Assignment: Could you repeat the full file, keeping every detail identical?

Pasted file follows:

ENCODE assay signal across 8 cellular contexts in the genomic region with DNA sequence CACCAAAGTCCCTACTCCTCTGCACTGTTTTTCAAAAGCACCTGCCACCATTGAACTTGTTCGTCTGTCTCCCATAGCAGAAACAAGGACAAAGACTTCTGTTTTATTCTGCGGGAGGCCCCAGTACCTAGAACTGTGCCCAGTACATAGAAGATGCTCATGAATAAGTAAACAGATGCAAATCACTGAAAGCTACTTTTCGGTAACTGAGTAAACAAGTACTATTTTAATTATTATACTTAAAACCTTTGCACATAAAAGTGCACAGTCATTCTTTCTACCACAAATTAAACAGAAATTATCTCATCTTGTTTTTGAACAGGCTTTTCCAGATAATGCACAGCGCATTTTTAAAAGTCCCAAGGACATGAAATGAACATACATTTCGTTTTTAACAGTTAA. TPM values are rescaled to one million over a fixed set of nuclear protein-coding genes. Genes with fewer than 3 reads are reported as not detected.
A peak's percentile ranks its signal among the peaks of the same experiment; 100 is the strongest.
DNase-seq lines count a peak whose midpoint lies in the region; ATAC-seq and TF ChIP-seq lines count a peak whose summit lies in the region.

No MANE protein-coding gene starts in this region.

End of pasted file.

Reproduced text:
ENCODE assay signal across 8 cellular contexts in the genomic region with DNA sequence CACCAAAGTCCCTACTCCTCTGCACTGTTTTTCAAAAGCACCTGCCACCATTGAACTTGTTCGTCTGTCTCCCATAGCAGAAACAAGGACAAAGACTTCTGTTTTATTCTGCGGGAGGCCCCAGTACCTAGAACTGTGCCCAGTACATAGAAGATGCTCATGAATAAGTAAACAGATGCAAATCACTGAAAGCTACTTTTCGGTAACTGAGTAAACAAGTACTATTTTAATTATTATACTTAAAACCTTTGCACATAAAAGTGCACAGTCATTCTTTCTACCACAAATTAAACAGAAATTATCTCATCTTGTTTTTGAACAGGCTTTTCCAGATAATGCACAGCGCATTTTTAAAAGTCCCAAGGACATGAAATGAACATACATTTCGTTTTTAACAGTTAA. TPM values are rescaled to one million over a fixed set of nuclear protein-coding genes. Genes with fewer than 3 reads are reported as not detected.
A peak's percentile ranks its signal among the peaks of the same experiment; 100 is the strongest.
DNase-seq lines count a peak whose midpoint lies in the region; ATAC-seq and TF ChIP-seq lines count a peak whose summit lies in the region.

No MANE protein-coding gene starts in this region.